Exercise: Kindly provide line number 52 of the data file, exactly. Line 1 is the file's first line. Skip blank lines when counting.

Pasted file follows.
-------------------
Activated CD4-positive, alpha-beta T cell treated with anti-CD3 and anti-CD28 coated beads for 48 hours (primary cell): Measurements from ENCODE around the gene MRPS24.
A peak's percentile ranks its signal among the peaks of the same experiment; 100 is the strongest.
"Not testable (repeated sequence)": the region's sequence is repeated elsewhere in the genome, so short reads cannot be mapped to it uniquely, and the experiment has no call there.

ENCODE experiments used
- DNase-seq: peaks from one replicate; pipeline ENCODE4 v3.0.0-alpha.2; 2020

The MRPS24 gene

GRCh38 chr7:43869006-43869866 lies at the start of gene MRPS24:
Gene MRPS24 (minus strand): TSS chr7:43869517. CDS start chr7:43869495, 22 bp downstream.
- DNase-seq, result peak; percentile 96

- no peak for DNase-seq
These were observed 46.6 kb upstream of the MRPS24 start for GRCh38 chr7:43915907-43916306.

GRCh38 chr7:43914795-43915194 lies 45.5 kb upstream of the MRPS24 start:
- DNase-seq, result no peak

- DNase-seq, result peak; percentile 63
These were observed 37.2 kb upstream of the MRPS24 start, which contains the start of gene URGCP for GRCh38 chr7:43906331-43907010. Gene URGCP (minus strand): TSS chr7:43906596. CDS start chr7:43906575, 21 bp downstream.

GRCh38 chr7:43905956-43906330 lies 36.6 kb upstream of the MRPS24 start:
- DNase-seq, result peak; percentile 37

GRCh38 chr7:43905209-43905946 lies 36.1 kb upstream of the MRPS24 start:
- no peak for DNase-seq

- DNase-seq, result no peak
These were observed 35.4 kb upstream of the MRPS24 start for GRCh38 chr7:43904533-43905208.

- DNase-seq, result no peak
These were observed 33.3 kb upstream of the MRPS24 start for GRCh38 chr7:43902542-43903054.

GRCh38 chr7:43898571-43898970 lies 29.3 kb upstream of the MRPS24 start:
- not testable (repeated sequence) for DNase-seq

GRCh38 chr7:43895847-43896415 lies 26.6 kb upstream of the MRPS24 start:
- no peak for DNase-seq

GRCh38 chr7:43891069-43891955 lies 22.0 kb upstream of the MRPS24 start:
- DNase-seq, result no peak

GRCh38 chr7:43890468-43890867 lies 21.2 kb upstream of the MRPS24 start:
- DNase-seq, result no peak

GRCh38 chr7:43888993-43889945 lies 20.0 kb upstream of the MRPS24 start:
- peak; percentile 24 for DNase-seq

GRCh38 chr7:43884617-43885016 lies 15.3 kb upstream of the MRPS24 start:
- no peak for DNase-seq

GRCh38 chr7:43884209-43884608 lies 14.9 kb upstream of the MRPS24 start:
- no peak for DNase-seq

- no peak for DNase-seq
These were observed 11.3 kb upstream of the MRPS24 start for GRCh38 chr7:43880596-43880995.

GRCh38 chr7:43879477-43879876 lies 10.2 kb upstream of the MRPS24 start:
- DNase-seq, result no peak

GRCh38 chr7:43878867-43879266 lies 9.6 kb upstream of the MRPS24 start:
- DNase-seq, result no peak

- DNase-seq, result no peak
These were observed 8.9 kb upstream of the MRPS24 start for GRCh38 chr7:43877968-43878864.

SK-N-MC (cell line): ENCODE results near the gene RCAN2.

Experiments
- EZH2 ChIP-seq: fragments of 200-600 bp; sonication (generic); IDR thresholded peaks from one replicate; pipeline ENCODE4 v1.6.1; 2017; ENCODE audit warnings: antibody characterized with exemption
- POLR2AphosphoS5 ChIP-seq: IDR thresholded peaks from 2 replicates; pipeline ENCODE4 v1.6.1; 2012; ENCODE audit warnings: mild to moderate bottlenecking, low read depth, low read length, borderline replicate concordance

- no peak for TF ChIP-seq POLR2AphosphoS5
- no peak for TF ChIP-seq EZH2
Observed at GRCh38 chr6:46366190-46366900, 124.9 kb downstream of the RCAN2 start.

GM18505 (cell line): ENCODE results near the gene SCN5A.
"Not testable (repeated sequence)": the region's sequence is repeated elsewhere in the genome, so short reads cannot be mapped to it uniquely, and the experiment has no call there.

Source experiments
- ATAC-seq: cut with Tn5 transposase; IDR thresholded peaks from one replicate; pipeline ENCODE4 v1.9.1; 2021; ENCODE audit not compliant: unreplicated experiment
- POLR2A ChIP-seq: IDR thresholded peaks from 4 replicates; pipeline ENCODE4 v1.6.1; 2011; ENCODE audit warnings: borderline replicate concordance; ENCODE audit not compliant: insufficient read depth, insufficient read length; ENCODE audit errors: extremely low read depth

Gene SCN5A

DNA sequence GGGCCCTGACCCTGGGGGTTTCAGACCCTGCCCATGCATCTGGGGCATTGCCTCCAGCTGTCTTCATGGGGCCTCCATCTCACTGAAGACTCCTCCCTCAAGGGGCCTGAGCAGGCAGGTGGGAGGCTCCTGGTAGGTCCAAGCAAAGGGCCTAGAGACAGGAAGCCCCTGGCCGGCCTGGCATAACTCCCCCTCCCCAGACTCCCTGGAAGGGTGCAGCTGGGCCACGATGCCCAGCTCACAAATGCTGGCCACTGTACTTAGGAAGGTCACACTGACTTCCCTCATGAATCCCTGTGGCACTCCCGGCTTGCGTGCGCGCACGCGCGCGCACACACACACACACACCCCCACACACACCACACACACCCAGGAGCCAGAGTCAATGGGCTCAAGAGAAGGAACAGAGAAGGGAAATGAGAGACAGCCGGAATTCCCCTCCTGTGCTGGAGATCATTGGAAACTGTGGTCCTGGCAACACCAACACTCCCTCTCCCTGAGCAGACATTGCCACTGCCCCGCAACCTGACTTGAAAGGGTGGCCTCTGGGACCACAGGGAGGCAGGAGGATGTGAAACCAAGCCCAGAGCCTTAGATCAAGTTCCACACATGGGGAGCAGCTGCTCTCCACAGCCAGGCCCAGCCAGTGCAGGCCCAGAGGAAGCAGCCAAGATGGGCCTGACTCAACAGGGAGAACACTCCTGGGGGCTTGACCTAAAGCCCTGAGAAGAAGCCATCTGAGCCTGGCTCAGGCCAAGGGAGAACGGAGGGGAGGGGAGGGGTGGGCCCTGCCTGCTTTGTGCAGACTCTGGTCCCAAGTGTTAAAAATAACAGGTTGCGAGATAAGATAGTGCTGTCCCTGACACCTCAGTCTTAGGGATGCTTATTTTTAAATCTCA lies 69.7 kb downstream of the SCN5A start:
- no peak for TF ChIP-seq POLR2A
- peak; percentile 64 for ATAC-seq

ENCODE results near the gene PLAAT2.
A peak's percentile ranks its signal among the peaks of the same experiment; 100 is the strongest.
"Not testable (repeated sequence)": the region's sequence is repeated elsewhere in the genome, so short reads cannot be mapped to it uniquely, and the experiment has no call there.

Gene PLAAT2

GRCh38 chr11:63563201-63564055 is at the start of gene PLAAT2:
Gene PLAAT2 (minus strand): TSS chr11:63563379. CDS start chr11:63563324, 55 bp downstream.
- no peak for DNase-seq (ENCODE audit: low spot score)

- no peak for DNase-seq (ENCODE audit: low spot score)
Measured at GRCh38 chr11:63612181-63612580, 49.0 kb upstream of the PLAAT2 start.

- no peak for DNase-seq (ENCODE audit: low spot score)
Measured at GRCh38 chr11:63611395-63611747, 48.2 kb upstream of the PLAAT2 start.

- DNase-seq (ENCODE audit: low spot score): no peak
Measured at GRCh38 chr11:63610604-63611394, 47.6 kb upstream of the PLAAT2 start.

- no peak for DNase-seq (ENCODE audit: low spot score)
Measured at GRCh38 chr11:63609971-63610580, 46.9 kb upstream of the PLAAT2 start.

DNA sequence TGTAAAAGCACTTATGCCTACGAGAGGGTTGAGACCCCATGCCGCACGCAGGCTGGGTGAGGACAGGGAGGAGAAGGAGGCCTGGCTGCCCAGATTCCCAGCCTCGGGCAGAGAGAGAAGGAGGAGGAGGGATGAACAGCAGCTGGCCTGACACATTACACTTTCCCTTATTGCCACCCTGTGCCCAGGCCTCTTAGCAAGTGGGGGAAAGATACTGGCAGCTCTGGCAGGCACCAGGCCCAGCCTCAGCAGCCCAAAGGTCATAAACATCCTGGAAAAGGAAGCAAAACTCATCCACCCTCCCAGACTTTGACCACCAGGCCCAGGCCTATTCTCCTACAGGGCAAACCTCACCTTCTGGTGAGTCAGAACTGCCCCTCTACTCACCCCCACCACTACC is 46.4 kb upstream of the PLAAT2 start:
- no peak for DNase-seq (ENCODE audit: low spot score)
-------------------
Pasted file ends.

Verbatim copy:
Observed at GRCh38 chr6:46366190-46366900, 124.9 kb downstream of the RCAN2 start.